Krupa: NASCAR’s new rules stall passing game

Gregg Krupa
The Detroit News

Brooklyn — Imagine that you are in school and a math teacher unexpectedly announces a quiz for the next day, just before the end of the semester and the final test.

But the teacher does not say what kind of math. So you go home that night not knowing whether to study multiplication, geometry, algebra, trigonometry or calculus.

For drivers and crews, the Pure Michigan 400 is a bit like that.

When NASCAR developed a new aerodynamic package for two-mile tracks run without restrictor plates, it hoped to improve racing at tracks like the Michigan International Speedway.

Instead, as of Saturday, after four hours and 20 minutes of practice over two days and a round of qualifying, many drivers and crews seem utterly befuddled.

In a sport made famous by the affability and availability of its stars, the drivers were not talking much about any of it, either.

They just do not know how the cars will run Sunday.

Beyond considerations of winning and competition, four races before The Chase, there were concerns about safety.

At the start of the race, when 43 cars will bunch together down the straightaway and into Turn 1, each driver and crew chief will know two things: The cars are especially unstable in two circumstances, running in a pack and in the corners.

As of Saturday, the high-drag package that was supposed to allow for drafting and better passing has instead made the cars more squirrelly.

“One of the challenges is getting the balance somewhat similar when you are out in front, or alone, as when you are in traffic,” said Dave Rogers, the crew chief for Denny Hamlin, who will start next to Matt Kenseth in the first row, and who ran well in practice.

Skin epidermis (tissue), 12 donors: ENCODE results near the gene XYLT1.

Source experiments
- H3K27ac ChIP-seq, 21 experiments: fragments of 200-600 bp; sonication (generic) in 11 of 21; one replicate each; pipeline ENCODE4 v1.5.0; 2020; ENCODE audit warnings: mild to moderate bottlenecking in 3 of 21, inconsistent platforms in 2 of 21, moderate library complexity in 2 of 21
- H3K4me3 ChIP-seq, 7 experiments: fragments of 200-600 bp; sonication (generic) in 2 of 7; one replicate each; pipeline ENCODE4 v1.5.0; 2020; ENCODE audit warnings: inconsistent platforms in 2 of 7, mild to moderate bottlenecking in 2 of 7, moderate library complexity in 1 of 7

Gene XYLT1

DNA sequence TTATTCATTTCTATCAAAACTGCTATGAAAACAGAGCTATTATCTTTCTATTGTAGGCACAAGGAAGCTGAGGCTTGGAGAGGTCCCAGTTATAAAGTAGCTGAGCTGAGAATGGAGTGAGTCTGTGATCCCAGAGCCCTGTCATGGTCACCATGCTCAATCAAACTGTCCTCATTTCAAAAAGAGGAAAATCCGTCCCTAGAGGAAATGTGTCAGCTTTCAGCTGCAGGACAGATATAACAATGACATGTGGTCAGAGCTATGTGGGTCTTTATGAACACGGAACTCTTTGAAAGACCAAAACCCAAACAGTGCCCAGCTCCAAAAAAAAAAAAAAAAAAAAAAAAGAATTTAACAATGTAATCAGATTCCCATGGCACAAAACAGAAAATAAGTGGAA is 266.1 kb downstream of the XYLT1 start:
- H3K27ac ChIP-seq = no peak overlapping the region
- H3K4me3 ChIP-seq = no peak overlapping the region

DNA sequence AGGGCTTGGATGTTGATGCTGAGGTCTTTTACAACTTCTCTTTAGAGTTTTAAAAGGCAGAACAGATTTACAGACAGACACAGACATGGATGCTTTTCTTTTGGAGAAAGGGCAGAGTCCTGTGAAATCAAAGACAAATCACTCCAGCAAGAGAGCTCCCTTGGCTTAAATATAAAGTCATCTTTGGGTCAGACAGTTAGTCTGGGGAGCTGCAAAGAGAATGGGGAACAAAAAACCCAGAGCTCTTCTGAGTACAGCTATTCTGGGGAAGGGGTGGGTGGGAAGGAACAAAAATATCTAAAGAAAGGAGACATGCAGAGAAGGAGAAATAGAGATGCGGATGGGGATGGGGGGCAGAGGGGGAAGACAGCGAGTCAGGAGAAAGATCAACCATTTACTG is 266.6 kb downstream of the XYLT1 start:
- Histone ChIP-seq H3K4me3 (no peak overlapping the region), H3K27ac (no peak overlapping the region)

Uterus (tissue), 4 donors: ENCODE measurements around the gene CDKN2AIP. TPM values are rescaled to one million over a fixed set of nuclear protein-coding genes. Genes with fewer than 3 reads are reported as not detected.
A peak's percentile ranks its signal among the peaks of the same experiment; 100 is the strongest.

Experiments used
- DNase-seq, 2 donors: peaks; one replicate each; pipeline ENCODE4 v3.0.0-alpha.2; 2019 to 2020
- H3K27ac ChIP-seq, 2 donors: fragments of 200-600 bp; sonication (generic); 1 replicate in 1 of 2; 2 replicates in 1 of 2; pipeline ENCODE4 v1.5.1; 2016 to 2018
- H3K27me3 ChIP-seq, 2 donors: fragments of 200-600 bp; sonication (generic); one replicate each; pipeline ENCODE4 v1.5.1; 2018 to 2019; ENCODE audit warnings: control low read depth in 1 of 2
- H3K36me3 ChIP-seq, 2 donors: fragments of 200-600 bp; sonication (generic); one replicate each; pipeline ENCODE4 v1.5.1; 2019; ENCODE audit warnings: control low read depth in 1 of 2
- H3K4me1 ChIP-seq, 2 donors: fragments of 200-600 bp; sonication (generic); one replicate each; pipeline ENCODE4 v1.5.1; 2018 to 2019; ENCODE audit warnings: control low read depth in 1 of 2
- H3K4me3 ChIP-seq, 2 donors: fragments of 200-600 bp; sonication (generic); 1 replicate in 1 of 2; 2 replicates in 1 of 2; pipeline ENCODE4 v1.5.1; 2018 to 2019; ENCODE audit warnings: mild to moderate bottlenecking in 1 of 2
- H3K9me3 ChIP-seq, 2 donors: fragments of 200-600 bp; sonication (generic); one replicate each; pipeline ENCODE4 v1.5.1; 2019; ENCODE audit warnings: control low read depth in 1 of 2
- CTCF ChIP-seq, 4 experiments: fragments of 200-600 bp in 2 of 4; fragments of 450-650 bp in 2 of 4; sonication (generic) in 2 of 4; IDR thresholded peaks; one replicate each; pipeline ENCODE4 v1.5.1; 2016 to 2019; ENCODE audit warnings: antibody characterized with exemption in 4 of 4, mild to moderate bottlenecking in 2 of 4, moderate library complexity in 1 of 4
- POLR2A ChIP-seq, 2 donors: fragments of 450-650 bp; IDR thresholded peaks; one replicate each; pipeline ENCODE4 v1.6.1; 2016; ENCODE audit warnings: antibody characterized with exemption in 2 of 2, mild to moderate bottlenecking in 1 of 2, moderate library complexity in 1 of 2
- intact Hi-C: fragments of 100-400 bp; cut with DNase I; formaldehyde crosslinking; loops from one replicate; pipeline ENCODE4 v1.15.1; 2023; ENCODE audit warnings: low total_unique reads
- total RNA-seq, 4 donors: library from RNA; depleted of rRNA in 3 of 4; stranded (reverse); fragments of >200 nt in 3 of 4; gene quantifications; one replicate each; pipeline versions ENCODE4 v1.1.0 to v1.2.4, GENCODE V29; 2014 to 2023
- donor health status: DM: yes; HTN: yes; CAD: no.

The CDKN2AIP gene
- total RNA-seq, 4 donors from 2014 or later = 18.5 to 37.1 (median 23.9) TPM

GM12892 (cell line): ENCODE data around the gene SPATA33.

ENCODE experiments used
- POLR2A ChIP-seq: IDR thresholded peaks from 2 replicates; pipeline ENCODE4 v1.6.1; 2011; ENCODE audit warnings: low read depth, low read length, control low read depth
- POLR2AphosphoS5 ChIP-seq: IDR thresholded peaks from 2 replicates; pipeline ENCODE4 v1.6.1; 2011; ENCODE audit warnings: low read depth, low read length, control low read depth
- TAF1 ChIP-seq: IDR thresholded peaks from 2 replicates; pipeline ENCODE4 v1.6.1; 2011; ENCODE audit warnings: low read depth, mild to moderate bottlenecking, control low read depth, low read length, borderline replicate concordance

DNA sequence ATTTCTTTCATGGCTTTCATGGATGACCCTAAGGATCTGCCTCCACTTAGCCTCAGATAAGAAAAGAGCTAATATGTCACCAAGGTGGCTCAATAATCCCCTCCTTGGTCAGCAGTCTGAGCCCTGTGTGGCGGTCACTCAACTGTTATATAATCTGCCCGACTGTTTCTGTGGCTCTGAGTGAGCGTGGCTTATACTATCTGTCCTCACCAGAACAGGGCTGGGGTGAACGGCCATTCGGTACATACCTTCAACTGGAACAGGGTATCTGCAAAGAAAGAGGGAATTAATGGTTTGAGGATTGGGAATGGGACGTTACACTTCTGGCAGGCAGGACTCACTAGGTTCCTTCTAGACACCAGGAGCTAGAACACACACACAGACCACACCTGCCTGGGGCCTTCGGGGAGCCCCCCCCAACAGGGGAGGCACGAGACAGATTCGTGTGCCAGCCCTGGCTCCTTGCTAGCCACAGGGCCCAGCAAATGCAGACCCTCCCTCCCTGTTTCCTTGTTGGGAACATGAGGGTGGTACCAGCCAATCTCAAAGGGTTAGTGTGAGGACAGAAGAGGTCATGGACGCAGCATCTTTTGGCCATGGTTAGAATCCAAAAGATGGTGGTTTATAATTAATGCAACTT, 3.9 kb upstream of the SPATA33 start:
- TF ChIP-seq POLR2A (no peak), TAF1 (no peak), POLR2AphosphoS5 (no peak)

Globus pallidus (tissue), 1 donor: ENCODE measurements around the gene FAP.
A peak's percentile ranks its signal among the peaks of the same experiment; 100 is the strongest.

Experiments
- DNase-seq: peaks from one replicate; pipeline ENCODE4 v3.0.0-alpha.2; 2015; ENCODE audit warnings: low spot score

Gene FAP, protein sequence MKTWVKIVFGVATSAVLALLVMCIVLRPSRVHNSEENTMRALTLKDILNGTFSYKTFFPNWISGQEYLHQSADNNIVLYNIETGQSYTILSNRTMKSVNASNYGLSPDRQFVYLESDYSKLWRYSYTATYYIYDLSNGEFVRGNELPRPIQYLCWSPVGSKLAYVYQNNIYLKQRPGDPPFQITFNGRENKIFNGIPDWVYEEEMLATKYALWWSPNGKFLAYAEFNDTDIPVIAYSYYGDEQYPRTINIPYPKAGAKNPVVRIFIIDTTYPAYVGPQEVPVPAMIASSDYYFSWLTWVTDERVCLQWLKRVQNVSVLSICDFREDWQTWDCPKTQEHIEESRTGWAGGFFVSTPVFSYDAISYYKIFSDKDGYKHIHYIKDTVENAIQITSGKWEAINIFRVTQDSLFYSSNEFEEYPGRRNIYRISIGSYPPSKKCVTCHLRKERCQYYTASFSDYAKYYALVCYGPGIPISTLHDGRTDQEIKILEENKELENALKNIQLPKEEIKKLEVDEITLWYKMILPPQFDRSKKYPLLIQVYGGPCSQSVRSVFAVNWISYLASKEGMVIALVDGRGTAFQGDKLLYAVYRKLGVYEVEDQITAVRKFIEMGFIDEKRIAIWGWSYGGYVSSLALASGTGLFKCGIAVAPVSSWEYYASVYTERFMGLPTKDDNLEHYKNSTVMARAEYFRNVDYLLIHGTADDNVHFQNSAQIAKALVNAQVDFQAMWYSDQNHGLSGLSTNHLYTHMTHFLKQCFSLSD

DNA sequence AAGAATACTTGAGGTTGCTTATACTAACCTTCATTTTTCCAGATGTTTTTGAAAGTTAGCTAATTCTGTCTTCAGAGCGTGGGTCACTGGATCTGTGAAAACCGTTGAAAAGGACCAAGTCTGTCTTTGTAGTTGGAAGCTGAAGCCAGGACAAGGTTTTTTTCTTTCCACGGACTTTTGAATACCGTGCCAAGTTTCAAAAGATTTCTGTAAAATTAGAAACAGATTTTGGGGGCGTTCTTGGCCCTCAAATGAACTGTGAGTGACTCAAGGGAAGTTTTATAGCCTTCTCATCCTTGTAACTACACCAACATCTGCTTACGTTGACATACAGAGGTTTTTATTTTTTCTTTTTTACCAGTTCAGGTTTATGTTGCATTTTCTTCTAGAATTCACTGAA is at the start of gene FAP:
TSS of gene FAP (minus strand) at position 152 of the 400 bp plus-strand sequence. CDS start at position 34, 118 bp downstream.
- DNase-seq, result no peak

“The team that can do that the best is going to have the best opportunity to win out. In other words, the cars tend to be a little tight by themselves, and they tend to be a lot-a-bit free in traffic. And you’re just trying to get that balance between aero and mechanical just right.”

No passing grade

NASCAR had hoped to stabilize trailing cars to provide more passing.

The high-drag package was supposed to accomplish that, and the resulting 10 mph decline was perceived, by some, as a serendipitous boost for safety.

Instead, the opposite seems to have resulted — perhaps on both counts.

Some radio transmissions between drivers and crew chiefs Saturday were brutal. Drivers seemed especially concerned that stability in the corners increased only when they remained on the throttle late, which risks the loss of control.

“I just can’t believe how hard you’re going to have to drive,” Jamie McMurray said. “There’s no way you’re going to get that much throttle in race traffic.”

MIS and NASCAR distributed a bit of a cheat sheet to media Saturday. Entitled “The Science of Drafting at MIS,” the four-color handout displayed the design changes in the new high-drag package. It is designed to stabilize a trailing car, to enable passing, by having a lead car punch a much bigger hole in the air. The bigger hole is supposed to leave more clean air behind the cars, so drivers attempting to pass are not suddenly slowed down.

“These changes could allow for more passing and slingshot moves,” the handout reads.